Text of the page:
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Family Crises Connected to Birth, Aging, Illness & Death

Instructor: Kristen Leverentz

Dr. Leverentz has taught in higher education since 2003 and has a Ph.D. in Clinical Psychology, a M.A. in Clinical Psychology, and a B.A. in Psychology and Women's Studies.

This lesson explores the different types of family crises that arise from events such as birth, illness, aging, and death. We will discuss the different ways that these life changing events can impact families.

How Families Function

Each family has its own unique way of functioning. Sometimes life events occur that disrupt the functioning of an individual in the family or the family system as a whole. The family system simply refers to the interaction between each member of a family and the specific roles each family member plays within the family. Many of us have experienced many serious changes, and each can have a negative impact on the family.

Life-Changing Events

There are many events that can precipitate a crisis in a family. It is inevitable that families will experience at least one of the following.

  • The birth of a new child, while often an exciting and welcome event, can also cause extreme fatigue, anxiety, fear, and disruption, regardless of how the baby enters the family, whether biologically or through adoption.
  • A diagnosis of a chronic or severe illness can cause increased stress, anxiety, and fear for every family member and physical changes in ability for the ill family member.
  • All families deal with aging and the changes that affect us physically, emotionally, and cognitively. These changes are often considered typical results of aging; there are also chronic diseases that are aging-related.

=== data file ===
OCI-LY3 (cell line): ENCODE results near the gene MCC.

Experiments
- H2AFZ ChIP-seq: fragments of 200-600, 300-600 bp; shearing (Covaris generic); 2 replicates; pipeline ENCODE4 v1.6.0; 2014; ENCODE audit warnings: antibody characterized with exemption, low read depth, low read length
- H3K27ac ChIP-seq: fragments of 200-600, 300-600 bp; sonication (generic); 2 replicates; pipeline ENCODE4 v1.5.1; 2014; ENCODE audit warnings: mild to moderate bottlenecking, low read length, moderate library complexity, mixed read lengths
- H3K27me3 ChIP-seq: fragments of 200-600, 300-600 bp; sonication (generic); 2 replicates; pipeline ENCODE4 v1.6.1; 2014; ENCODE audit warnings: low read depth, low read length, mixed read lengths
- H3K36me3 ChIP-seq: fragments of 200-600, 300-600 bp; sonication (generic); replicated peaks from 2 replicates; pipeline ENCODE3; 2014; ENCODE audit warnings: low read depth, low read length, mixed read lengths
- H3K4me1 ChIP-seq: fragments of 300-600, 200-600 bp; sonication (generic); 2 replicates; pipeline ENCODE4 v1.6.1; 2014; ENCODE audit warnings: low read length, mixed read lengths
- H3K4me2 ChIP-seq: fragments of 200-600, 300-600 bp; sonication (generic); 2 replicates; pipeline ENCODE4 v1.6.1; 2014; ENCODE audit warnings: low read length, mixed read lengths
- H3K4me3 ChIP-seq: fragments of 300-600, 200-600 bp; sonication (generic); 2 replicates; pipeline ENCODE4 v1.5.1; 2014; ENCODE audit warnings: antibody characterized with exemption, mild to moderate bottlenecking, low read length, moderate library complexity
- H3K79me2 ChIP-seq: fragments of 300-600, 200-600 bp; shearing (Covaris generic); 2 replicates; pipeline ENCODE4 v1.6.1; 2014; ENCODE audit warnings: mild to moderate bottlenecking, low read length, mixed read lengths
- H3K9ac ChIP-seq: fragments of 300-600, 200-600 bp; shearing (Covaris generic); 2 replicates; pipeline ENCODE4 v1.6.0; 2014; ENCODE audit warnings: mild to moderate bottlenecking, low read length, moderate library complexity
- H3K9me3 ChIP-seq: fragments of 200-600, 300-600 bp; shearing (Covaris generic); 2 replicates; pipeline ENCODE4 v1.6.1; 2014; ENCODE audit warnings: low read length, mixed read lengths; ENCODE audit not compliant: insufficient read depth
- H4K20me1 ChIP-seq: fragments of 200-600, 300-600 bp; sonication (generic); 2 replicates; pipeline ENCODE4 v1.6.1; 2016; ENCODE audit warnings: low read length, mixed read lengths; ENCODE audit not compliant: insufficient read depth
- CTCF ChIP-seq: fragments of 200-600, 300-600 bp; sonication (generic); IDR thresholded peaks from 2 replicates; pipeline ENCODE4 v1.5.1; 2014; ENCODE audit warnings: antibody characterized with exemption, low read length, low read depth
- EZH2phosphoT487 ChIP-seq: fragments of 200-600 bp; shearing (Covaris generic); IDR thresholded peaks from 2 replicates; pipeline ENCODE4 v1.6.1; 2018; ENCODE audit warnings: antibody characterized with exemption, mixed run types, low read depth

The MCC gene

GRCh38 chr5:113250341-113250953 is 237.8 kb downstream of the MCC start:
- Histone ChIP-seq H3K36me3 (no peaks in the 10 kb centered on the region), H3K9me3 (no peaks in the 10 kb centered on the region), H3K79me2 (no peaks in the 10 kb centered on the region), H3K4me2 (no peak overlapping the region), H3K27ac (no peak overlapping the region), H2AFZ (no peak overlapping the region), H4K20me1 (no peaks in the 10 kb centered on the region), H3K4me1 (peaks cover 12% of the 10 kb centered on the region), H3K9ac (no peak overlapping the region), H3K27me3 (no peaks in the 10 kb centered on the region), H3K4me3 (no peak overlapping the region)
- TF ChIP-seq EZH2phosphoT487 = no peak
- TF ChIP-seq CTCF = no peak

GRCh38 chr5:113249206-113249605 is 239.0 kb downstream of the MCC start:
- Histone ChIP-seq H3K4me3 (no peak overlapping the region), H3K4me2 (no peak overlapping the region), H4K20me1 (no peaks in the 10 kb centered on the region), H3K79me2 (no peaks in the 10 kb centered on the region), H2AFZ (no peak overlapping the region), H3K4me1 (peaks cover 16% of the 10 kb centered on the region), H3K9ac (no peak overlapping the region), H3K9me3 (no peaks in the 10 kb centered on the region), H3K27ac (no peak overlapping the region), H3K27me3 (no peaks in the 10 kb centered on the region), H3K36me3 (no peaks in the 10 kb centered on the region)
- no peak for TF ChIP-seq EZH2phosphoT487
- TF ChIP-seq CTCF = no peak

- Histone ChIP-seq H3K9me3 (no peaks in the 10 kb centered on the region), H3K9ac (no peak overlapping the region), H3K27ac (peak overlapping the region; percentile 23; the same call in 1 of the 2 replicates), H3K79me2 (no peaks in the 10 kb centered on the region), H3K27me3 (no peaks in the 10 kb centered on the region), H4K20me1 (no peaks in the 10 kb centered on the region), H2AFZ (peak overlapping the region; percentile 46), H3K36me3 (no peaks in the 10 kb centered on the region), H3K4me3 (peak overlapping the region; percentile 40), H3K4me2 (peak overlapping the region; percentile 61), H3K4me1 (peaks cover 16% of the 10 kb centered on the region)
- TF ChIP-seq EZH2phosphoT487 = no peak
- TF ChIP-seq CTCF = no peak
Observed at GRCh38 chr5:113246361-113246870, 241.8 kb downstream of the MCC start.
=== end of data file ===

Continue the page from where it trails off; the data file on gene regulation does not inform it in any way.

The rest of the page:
• The death of a loved one can be extremely disruptive, causing family members to grieve the loss of the family member and have to move into new roles in the family.

Negative Impacts on the Family

Role Change

One impact of these events on a family is the changes in roles that individuals experience. Each individual family has their own unique social roles that members hold within the family system. These roles are related to the parts each person plays based on how the environment influences them. Life events can cause changes in the practical roles that each family member takes. These roles may be physical, such as who pays the bills; cognitive, such as who remembers to schedule dentist appointments; or emotional, such as who other family member's lean on in a crisis. When these practical roles are disrupted, it may leave the other family members off-balance and unsure as to who will step into that role.

Health Impact

Life-altering events can also have impacts on the health of family members. Stress has been shown to negatively impact health, increasing people's susceptibility to illness and injury, and each of these life-events brings a great deal of stress. Caregiving has also been shown to increase the risk of physical illness, in part because caregivers often fail to take care of themselves through good nutrition, adequate sleep, and exercise.

Professionals may use a rating scale called the Social-Readjustment Rating Scale that counts the number of life events experienced in the past year and gives them each a numerical rating. Each numerical rating is then added together for a life stress score. The higher the score, the more likely it is that the person will experience physical illness from the impact of the stressor.

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